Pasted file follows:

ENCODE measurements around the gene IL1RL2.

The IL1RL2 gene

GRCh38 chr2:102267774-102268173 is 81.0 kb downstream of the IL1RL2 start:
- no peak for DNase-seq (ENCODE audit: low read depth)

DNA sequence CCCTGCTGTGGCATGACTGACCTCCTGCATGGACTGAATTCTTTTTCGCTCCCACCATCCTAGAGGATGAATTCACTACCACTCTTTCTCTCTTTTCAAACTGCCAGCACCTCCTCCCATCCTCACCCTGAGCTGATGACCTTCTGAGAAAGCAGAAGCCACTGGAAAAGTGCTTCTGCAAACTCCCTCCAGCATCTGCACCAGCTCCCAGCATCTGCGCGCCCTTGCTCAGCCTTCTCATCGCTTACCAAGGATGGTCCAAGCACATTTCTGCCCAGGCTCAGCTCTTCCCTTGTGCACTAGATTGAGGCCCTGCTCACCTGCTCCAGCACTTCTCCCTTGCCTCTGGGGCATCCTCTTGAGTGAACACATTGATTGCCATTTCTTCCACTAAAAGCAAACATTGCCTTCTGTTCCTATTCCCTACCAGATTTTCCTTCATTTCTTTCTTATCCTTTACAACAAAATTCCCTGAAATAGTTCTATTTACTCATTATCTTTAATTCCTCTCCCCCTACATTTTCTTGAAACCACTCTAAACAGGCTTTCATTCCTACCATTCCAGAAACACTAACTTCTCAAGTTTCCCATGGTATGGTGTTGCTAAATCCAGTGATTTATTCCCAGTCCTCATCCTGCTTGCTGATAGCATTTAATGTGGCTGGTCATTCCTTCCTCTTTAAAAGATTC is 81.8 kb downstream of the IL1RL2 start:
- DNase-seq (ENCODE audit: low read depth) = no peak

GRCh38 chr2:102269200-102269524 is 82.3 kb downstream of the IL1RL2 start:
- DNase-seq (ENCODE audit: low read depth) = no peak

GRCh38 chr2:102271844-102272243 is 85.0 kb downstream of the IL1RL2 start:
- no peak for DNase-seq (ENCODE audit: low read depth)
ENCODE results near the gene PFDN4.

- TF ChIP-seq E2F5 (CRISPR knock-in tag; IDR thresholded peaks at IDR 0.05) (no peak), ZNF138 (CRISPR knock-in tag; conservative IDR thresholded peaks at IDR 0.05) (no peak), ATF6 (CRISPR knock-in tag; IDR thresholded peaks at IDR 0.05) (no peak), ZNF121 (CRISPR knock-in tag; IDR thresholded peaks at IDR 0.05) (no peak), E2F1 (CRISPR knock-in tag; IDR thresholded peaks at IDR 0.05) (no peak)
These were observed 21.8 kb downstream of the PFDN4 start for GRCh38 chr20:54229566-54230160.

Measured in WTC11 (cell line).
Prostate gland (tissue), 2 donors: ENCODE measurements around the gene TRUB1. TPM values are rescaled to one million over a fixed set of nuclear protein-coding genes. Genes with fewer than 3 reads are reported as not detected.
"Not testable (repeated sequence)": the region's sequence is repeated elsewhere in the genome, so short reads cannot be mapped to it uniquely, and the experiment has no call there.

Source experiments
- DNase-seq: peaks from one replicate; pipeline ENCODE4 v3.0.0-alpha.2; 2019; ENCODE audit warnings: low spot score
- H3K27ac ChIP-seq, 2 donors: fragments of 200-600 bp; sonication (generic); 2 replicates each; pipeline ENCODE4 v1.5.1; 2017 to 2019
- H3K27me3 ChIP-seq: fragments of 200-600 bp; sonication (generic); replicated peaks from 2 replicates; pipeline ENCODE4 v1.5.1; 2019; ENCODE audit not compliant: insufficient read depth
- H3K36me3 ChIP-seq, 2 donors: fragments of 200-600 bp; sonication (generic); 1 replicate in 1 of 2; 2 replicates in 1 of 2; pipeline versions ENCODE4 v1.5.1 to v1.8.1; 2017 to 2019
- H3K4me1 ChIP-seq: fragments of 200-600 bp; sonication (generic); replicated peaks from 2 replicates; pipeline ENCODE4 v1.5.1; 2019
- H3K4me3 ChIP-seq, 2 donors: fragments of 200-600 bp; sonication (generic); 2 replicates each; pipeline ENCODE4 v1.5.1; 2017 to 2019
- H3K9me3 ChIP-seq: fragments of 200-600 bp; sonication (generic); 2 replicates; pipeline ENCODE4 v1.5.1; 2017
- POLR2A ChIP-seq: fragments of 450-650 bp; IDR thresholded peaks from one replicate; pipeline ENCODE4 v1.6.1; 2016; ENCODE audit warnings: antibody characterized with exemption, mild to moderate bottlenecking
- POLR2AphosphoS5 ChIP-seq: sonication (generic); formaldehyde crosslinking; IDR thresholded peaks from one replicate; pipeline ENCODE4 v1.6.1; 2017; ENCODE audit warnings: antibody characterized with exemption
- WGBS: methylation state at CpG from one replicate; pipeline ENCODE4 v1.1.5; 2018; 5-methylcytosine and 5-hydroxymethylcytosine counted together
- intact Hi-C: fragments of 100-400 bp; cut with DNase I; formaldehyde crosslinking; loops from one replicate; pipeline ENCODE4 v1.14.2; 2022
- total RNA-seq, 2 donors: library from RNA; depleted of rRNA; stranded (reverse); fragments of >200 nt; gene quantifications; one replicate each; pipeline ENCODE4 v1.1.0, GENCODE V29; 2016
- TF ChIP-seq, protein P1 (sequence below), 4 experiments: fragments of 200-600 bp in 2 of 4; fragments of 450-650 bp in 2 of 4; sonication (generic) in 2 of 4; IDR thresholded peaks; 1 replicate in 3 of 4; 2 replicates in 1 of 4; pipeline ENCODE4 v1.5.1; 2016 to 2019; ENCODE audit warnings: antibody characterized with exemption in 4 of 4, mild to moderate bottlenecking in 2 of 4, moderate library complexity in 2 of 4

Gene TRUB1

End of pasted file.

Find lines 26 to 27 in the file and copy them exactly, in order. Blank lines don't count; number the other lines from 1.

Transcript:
- POLR2AphosphoS5 ChIP-seq: sonication (generic); formaldehyde crosslinking; IDR thresholded peaks from one replicate; pipeline ENCODE4 v1.6.1; 2017; ENCODE audit warnings: antibody characterized with exemption
- WGBS: methylation state at CpG from one replicate; pipeline ENCODE4 v1.1.5; 2018; 5-methylcytosine and 5-hydroxymethylcytosine counted together